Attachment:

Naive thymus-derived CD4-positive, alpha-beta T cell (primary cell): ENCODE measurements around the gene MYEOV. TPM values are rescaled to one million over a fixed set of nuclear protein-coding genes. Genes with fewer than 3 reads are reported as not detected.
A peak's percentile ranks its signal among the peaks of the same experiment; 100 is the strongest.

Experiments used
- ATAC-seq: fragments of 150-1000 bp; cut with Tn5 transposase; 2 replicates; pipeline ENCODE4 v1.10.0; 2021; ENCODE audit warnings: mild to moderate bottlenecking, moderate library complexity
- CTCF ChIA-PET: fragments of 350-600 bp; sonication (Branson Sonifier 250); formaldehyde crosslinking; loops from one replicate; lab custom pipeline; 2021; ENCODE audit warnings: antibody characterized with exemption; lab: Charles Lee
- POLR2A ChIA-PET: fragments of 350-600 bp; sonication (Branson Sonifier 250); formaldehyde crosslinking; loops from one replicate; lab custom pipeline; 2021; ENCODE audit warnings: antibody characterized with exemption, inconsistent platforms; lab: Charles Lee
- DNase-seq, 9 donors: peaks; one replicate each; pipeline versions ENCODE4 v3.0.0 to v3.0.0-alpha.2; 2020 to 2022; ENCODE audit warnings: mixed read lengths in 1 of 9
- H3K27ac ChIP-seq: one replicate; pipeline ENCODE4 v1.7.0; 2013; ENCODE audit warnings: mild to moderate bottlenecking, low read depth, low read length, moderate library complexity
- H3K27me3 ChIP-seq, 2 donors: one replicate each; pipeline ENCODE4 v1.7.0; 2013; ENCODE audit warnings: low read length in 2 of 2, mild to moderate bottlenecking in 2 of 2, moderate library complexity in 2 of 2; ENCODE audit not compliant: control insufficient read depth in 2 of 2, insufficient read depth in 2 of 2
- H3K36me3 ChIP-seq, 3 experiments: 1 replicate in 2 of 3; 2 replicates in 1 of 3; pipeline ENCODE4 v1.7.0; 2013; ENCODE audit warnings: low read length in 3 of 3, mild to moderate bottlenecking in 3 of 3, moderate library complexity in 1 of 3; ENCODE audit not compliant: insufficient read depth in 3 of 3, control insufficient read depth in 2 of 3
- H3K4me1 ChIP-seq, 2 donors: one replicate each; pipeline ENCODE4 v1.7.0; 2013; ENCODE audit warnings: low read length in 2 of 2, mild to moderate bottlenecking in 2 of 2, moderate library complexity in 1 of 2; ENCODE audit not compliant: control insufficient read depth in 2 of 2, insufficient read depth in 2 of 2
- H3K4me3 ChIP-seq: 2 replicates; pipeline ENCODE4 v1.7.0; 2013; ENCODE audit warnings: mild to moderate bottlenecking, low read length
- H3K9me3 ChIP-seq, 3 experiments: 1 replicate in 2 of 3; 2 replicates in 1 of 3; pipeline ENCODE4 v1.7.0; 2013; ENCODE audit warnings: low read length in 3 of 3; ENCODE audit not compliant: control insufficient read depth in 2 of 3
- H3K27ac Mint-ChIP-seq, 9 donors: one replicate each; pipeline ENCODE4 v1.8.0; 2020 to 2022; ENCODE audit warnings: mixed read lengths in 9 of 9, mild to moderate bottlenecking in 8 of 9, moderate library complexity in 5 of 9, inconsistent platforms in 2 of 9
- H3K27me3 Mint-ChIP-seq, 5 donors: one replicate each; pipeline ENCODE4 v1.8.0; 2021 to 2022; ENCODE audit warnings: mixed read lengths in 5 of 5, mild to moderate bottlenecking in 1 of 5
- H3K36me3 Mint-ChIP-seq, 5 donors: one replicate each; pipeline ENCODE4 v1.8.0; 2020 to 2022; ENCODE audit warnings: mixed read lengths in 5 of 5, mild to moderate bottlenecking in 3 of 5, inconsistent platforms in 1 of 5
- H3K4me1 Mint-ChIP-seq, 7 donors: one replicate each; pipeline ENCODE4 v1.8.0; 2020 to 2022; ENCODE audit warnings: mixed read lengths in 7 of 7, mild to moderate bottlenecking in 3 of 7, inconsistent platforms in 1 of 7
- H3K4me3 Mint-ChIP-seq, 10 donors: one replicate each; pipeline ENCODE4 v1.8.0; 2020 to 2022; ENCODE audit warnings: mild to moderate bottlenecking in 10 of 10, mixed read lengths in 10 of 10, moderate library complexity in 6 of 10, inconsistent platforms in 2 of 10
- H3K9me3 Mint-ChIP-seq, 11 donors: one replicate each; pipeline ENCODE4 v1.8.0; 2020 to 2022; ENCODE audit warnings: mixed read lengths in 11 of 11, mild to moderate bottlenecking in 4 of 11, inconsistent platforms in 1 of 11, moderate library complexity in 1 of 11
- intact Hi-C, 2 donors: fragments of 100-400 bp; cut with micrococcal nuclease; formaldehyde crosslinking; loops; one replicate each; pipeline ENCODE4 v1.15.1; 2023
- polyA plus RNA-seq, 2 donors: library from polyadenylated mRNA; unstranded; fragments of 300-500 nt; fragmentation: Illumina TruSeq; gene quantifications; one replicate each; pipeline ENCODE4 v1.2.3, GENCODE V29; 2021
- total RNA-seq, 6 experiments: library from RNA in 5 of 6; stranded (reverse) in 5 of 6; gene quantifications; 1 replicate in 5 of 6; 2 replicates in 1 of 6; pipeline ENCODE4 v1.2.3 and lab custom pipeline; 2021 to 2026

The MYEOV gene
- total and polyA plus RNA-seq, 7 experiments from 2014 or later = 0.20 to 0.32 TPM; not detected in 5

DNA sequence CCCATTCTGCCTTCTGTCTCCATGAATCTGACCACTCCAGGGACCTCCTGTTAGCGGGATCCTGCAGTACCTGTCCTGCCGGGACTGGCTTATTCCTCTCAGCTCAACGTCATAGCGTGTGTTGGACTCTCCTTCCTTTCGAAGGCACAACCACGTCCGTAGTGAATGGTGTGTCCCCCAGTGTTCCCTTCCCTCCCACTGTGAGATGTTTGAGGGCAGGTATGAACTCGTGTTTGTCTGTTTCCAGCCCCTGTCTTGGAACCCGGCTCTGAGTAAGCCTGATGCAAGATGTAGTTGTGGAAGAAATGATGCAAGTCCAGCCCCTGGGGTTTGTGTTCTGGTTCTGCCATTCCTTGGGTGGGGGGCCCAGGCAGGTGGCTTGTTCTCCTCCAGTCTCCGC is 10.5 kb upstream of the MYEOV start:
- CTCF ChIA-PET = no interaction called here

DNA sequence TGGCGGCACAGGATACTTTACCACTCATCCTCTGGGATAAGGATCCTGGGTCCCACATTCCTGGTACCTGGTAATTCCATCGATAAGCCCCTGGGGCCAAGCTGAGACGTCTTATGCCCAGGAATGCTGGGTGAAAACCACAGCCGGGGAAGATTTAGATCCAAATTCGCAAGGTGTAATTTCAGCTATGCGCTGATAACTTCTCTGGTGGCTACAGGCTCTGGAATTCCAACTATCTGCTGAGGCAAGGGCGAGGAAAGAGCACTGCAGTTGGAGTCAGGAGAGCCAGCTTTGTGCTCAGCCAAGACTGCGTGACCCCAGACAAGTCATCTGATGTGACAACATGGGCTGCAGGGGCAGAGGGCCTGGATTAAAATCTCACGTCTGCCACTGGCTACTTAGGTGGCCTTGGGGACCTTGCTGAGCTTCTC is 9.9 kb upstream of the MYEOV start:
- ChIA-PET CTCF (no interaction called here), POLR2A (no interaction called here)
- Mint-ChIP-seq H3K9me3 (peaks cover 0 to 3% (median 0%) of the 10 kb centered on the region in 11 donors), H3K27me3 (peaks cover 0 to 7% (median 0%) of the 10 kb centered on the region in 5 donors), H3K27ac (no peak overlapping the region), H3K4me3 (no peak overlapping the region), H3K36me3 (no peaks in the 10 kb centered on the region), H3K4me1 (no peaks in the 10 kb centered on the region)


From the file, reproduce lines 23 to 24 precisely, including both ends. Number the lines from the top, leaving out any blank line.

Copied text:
The MYEOV gene
- total and polyA plus RNA-seq, 7 experiments from 2014 or later = 0.20 to 0.32 TPM; not detected in 5